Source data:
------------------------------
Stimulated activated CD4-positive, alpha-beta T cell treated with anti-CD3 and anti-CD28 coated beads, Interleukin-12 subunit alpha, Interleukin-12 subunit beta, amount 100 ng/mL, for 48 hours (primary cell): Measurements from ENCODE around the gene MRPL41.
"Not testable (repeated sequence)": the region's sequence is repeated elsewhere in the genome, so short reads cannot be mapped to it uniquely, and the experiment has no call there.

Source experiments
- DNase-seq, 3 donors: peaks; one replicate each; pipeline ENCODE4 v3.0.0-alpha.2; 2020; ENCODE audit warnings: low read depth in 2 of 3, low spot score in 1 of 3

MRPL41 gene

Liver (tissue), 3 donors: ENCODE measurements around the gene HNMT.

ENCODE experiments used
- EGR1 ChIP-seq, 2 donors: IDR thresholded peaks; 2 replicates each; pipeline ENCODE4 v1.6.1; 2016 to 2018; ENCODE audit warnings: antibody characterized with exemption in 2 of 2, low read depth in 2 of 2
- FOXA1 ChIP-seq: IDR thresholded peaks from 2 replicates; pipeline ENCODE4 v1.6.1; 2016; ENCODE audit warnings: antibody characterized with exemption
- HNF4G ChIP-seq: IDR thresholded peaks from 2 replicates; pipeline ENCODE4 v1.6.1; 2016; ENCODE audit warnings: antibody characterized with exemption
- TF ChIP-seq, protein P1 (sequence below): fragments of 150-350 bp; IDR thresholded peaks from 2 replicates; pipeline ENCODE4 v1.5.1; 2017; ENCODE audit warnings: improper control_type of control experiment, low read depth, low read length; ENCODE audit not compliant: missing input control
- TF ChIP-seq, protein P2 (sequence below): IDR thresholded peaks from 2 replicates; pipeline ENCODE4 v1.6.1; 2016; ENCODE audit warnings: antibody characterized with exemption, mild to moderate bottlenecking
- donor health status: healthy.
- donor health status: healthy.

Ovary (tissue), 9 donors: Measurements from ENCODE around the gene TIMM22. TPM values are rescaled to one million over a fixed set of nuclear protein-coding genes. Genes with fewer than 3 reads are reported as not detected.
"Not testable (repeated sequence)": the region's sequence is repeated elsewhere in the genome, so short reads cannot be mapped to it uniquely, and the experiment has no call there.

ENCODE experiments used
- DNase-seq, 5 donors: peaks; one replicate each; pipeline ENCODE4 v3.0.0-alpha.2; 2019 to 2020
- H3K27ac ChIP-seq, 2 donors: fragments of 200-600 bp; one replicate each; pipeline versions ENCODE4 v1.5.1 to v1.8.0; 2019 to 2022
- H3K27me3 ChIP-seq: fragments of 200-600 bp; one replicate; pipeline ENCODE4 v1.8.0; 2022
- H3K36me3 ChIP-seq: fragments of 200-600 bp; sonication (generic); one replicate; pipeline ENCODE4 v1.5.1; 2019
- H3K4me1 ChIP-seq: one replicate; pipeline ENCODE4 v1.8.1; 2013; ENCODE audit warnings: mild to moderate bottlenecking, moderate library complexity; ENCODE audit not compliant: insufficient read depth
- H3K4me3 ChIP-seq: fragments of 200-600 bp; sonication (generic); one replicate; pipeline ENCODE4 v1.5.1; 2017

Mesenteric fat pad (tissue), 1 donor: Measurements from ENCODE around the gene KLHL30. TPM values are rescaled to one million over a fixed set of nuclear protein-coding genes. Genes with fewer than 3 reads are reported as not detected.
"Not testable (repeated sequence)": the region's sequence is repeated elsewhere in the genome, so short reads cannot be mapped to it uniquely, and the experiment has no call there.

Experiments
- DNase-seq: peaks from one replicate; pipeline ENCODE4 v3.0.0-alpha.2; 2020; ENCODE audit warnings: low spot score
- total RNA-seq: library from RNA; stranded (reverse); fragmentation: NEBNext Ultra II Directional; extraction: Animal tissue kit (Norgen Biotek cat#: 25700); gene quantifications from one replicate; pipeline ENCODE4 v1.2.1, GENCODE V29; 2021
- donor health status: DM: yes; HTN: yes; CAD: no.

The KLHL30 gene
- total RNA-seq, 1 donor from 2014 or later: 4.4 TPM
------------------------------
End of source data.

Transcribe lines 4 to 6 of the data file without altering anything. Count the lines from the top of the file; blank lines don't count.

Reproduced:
- DNase-seq, 3 donors: peaks; one replicate each; pipeline ENCODE4 v3.0.0-alpha.2; 2020; ENCODE audit warnings: low read depth in 2 of 3, low spot score in 1 of 3

MRPL41 gene

Liver (tissue), 3 donors: ENCODE measurements around the gene HNMT.